I am experimenting with style. Thus far my output has been the natural result of my putting paint to paper. I like strong colours, strong lines and textures that don’t quite conform to perspective. I like reflections on shiny objects, and take infinite delight in recreating a view realistically. The expressiveness of realistic painting is much like that of photography—the suggestion of composition. I can frame a view that you could certainly see for yourself, but might not have seen in the way I have. I can draw your eyes to a new centre, where in the world you would see an unfocused panorama. Remember when everyone was stitching their photos together to take panoramic shots of their holidays? It’s because they wanted to capture the view as they saw it, with peripheral vision. I want to show you little worlds that are self-contained, with a person or an object to ponder, at the centre of its own little universe. There is meaning in this that there isn’t in 180-degree vision.
Painting allows for greater manipulation than (unshopped) photography in that the colours can be tweaked—muted, brightened, monochromed and so forth. New moods can be overlaid perfectly realistic images simply by use of colour. By which I mean, through composition and conscious colour manipulation, photo-real paintings can really tell a story without relying on pictorial symbolism or stitching together conceptual motifs. These latter are certainly not my strong point (enter: high school art projects and gut-wrenching memories of candle wax and denim), but I have found other ways to communicate visually, which is, after all, what illustration is about.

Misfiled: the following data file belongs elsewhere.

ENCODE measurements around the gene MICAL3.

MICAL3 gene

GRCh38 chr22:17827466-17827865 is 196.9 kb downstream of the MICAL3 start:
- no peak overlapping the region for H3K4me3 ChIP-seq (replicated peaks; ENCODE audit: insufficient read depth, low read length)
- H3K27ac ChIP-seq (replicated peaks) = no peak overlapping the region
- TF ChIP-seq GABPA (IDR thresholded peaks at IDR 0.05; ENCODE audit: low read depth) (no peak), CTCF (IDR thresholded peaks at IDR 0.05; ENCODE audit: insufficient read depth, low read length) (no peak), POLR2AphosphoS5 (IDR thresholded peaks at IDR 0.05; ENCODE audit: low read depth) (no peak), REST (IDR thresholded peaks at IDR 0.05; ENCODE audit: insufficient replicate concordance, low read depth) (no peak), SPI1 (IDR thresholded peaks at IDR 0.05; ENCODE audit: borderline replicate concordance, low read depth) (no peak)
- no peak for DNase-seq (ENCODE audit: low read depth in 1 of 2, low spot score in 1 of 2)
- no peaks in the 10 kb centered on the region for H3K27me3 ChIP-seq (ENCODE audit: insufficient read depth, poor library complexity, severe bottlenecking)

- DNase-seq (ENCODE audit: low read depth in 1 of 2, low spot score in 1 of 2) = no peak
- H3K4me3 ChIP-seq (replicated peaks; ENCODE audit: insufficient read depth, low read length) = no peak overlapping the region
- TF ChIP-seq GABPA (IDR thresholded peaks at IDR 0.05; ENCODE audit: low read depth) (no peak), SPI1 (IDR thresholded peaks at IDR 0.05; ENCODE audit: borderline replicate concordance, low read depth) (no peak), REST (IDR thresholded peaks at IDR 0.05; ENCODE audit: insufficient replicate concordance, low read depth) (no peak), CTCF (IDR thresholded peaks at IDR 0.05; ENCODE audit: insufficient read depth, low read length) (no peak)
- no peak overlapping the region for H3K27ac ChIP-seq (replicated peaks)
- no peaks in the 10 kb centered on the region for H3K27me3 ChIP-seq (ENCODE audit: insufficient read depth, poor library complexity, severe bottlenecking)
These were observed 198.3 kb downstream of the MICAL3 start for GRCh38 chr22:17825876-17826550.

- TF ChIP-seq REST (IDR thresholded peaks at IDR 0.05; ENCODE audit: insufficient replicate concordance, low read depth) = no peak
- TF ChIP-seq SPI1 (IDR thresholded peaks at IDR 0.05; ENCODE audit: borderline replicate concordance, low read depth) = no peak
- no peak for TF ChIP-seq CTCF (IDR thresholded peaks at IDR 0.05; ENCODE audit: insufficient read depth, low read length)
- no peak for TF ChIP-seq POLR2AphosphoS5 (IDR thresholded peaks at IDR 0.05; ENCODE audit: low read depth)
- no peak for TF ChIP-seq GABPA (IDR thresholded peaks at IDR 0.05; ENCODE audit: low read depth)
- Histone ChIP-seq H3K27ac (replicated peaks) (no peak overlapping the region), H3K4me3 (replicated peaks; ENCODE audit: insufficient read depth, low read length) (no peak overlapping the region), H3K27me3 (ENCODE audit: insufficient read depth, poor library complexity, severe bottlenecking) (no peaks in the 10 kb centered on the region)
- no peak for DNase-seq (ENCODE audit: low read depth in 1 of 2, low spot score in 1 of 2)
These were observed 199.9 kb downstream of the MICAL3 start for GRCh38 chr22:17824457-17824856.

Nonetheless, there is something unsatisfying about simply putting brush to paper and accepting the inevitable result. I am at war: the desire to paint accurately is so strong, though more imaginative work is around the corner if I can rein this desire in.
Being self-taught, I have no directed assignments to jolt me into trying new things. What I do have is lots of time to practice what I want to practice. To this end, I have devised a method of analysis and imitation to develop artistically. This does not mean blind mimicry of my idols, but, rather, careful consideration of the elements of their work and the way they differ from mine. I have always collected—vowel sounds, letterforms, haircuts, dress sense—I have compiled a style out of taking small bites of others’ pies and piecing them into my own. My accent is a pleasing amalgam of broad Australian a’s, soft South African e’s, and educated pronounced (rather than clipped) t’s and d’s at the ends of words. My handwriting was carefully appropriated from curled, connected letters penned by others, made fuller and shorter, and looped for optimal speed of writing. While I have the dress-sense of a four-year-old collided with Amy Winehouse, I can quote my sources. The key is to be selective and to be thoughtful. So will I approach my illustration style.